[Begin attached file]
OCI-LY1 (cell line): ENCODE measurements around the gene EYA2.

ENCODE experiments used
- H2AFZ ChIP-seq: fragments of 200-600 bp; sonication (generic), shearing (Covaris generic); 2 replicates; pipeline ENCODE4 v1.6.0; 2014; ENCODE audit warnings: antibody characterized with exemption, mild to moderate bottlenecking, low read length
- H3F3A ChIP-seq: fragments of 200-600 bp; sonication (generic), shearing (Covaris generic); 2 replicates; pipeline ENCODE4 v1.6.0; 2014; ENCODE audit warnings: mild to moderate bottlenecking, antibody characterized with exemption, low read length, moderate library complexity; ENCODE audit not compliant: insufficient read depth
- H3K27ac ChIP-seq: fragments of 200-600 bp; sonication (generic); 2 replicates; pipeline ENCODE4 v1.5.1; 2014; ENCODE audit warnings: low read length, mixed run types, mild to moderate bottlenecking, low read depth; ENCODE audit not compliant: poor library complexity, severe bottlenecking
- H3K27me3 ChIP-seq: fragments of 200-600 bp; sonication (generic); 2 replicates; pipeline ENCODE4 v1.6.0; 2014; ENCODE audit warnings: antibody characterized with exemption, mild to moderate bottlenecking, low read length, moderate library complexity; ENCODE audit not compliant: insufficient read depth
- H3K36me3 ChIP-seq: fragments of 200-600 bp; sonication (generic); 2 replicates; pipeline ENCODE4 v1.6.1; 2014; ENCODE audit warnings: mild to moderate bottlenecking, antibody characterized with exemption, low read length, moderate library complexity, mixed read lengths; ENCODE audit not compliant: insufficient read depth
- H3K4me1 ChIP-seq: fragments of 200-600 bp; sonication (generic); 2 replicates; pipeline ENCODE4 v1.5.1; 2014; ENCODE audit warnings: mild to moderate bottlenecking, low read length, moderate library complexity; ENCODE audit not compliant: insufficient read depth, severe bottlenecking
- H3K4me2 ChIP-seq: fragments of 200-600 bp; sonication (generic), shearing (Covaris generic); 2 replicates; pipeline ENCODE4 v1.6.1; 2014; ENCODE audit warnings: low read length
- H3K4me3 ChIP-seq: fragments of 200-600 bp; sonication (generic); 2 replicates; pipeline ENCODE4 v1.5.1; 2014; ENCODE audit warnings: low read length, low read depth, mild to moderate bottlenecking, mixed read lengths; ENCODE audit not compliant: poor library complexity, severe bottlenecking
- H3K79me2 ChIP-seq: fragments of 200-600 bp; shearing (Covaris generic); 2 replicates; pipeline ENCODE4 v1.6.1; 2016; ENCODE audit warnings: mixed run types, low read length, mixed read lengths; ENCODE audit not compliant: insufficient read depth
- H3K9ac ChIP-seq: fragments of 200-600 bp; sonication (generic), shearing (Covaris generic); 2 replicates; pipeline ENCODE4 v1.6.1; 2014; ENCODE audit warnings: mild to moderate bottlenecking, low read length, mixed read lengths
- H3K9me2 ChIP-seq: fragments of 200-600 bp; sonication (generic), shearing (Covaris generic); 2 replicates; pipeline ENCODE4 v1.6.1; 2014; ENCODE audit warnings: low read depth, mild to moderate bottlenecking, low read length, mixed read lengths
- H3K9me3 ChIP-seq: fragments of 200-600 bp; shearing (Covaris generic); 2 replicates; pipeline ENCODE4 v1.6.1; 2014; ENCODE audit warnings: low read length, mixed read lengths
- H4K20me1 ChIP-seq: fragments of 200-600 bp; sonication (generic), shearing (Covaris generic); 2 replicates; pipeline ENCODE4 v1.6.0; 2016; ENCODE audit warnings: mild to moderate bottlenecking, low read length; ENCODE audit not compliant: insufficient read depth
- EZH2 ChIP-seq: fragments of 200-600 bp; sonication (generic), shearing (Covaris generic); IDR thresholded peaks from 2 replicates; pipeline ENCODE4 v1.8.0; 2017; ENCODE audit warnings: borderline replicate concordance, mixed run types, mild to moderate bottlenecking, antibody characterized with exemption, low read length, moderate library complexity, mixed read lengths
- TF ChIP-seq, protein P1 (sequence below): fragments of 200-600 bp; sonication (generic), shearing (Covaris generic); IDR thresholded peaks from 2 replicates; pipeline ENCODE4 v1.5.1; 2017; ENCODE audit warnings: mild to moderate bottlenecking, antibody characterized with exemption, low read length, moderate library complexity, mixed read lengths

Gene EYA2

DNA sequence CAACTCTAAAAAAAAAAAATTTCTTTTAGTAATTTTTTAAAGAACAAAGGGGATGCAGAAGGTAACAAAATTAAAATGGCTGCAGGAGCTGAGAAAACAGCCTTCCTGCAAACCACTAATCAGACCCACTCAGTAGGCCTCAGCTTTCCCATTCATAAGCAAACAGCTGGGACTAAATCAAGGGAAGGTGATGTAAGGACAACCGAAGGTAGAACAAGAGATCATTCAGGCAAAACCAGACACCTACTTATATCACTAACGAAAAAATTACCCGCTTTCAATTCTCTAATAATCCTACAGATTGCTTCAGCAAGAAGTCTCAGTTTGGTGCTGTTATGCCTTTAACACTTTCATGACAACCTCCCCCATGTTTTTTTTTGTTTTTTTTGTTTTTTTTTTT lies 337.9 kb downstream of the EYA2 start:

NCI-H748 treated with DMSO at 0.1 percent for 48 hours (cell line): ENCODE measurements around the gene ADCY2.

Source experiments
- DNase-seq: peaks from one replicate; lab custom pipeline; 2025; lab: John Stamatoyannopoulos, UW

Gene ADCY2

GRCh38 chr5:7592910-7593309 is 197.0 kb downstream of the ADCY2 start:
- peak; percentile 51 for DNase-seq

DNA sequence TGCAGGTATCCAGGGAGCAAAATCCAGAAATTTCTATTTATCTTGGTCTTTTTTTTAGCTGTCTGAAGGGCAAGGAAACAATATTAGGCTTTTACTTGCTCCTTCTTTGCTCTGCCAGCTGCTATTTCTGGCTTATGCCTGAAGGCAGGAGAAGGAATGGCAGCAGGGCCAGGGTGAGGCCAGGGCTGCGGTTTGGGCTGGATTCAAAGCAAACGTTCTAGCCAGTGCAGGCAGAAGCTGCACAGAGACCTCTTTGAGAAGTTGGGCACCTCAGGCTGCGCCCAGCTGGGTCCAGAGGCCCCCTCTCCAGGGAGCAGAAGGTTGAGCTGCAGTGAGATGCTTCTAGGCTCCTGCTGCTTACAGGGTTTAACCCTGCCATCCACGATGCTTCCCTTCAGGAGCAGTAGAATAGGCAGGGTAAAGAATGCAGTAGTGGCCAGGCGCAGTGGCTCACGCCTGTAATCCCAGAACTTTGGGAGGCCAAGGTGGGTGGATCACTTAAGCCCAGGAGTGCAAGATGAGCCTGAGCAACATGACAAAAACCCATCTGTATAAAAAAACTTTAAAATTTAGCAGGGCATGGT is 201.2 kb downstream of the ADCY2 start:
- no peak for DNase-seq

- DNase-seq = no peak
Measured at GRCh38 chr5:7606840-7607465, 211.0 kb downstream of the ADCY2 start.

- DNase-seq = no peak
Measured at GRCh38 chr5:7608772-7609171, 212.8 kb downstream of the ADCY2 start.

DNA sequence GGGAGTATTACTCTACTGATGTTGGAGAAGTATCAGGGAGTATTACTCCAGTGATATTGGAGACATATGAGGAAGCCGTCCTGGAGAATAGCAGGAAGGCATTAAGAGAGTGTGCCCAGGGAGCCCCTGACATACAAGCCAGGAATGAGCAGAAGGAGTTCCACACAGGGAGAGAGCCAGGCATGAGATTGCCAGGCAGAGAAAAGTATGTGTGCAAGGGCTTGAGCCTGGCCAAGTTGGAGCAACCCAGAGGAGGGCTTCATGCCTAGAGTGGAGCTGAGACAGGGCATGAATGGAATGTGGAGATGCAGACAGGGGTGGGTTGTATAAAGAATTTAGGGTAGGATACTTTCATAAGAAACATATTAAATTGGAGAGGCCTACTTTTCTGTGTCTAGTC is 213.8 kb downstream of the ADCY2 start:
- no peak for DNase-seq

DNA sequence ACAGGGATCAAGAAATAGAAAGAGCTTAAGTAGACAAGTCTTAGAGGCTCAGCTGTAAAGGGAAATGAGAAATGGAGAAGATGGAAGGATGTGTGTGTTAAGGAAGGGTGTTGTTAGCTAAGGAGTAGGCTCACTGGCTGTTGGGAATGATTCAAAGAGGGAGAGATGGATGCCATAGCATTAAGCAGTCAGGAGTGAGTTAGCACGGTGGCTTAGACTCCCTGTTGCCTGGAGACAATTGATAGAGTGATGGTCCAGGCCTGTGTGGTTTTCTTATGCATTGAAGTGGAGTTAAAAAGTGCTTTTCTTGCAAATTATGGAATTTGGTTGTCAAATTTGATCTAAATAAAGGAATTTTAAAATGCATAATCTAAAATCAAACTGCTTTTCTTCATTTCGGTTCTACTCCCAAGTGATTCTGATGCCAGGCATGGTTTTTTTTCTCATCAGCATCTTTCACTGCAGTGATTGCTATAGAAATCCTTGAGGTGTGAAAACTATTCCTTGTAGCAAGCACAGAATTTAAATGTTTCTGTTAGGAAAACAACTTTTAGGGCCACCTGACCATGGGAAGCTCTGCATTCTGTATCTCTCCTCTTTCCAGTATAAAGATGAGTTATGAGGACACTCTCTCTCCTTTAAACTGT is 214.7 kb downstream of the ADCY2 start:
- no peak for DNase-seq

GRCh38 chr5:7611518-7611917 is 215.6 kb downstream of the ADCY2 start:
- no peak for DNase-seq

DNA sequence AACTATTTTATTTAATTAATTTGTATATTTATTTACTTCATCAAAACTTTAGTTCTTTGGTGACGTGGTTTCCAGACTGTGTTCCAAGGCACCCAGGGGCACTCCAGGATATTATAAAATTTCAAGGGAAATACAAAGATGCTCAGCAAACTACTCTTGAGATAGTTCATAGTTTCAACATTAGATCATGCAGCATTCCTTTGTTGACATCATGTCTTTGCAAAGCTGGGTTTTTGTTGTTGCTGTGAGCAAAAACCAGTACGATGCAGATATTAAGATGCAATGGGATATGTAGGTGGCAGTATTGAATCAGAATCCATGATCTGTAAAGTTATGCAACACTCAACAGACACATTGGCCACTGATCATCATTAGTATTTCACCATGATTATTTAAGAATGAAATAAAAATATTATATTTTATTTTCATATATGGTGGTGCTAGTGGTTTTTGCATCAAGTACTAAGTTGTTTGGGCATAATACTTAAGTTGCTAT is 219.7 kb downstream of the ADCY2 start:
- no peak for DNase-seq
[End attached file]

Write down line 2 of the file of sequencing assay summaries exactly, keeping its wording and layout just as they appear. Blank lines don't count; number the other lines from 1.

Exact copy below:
ENCODE experiments used